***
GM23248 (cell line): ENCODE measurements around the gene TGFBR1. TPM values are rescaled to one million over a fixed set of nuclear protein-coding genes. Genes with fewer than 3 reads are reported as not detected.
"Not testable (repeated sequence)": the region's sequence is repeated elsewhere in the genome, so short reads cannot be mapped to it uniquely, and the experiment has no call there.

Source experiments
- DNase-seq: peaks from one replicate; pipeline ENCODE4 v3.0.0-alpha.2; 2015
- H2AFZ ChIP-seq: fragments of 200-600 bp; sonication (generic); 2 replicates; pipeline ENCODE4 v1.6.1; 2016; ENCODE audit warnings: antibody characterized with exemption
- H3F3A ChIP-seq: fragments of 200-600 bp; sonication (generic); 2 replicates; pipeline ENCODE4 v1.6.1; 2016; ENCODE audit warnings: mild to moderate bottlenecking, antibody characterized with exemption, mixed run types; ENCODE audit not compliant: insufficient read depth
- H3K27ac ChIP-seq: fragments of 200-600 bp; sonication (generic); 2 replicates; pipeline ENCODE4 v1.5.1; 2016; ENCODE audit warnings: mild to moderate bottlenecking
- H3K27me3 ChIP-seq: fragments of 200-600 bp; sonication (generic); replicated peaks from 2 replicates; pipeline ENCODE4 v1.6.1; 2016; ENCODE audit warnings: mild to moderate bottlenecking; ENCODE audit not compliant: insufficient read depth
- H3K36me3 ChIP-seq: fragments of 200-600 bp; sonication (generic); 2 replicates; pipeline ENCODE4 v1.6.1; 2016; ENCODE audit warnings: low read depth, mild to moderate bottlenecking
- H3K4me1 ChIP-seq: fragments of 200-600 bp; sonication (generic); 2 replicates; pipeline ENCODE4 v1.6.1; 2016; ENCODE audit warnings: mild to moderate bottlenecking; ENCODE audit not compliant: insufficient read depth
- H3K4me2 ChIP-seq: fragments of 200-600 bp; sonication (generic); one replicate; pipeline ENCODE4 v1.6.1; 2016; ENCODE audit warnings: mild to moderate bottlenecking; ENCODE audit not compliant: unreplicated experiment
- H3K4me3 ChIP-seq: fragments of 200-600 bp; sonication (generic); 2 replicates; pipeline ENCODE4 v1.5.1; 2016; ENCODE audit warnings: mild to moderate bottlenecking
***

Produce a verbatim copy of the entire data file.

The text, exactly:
GM23248 (cell line): ENCODE measurements around the gene TGFBR1. TPM values are rescaled to one million over a fixed set of nuclear protein-coding genes. Genes with fewer than 3 reads are reported as not detected.
"Not testable (repeated sequence)": the region's sequence is repeated elsewhere in the genome, so short reads cannot be mapped to it uniquely, and the experiment has no call there.

Source experiments
- DNase-seq: peaks from one replicate; pipeline ENCODE4 v3.0.0-alpha.2; 2015
- H2AFZ ChIP-seq: fragments of 200-600 bp; sonication (generic); 2 replicates; pipeline ENCODE4 v1.6.1; 2016; ENCODE audit warnings: antibody characterized with exemption
- H3F3A ChIP-seq: fragments of 200-600 bp; sonication (generic); 2 replicates; pipeline ENCODE4 v1.6.1; 2016; ENCODE audit warnings: mild to moderate bottlenecking, antibody characterized with exemption, mixed run types; ENCODE audit not compliant: insufficient read depth
- H3K27ac ChIP-seq: fragments of 200-600 bp; sonication (generic); 2 replicates; pipeline ENCODE4 v1.5.1; 2016; ENCODE audit warnings: mild to moderate bottlenecking
- H3K27me3 ChIP-seq: fragments of 200-600 bp; sonication (generic); replicated peaks from 2 replicates; pipeline ENCODE4 v1.6.1; 2016; ENCODE audit warnings: mild to moderate bottlenecking; ENCODE audit not compliant: insufficient read depth
- H3K36me3 ChIP-seq: fragments of 200-600 bp; sonication (generic); 2 replicates; pipeline ENCODE4 v1.6.1; 2016; ENCODE audit warnings: low read depth, mild to moderate bottlenecking
- H3K4me1 ChIP-seq: fragments of 200-600 bp; sonication (generic); 2 replicates; pipeline ENCODE4 v1.6.1; 2016; ENCODE audit warnings: mild to moderate bottlenecking; ENCODE audit not compliant: insufficient read depth
- H3K4me2 ChIP-seq: fragments of 200-600 bp; sonication (generic); one replicate; pipeline ENCODE4 v1.6.1; 2016; ENCODE audit warnings: mild to moderate bottlenecking; ENCODE audit not compliant: unreplicated experiment
- H3K4me3 ChIP-seq: fragments of 200-600 bp; sonication (generic); 2 replicates; pipeline ENCODE4 v1.5.1; 2016; ENCODE audit warnings: mild to moderate bottlenecking